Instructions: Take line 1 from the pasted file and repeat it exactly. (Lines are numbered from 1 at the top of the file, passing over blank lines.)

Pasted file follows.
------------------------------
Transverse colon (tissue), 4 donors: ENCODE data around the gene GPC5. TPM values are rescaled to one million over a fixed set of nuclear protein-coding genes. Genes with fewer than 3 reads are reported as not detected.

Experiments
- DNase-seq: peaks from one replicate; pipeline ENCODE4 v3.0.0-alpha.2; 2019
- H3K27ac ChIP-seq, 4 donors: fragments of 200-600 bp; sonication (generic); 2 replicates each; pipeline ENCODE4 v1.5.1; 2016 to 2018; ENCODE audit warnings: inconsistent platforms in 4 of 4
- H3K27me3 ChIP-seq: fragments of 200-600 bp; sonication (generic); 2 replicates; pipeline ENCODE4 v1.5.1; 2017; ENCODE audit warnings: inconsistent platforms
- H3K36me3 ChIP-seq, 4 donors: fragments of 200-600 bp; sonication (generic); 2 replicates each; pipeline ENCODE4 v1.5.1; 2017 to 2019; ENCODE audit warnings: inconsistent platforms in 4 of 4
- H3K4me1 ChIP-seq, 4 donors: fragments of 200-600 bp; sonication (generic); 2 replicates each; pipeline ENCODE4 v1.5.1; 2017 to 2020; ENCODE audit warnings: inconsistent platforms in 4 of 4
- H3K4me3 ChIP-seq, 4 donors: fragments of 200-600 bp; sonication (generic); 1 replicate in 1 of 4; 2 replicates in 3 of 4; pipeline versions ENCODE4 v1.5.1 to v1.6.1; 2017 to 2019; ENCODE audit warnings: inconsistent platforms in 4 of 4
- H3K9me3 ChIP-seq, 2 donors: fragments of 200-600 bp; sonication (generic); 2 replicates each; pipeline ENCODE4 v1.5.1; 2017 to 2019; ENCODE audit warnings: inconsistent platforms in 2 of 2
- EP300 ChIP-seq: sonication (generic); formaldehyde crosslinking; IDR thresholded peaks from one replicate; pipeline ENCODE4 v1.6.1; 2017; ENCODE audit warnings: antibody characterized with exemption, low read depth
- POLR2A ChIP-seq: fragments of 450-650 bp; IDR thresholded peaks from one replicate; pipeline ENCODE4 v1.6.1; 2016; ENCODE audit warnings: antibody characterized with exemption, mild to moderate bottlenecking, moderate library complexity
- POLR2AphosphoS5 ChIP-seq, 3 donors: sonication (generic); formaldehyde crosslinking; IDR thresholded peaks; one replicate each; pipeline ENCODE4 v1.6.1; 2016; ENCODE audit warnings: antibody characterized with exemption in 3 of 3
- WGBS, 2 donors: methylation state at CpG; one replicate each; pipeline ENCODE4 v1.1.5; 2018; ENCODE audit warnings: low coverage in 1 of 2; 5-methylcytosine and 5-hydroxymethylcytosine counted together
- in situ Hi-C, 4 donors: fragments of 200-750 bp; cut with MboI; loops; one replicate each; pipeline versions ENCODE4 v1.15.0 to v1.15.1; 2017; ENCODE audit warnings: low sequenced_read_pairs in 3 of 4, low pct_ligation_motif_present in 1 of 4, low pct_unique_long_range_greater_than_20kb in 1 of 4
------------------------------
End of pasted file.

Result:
Transverse colon (tissue), 4 donors: ENCODE data around the gene GPC5. TPM values are rescaled to one million over a fixed set of nuclear protein-coding genes. Genes with fewer than 3 reads are reported as not detected.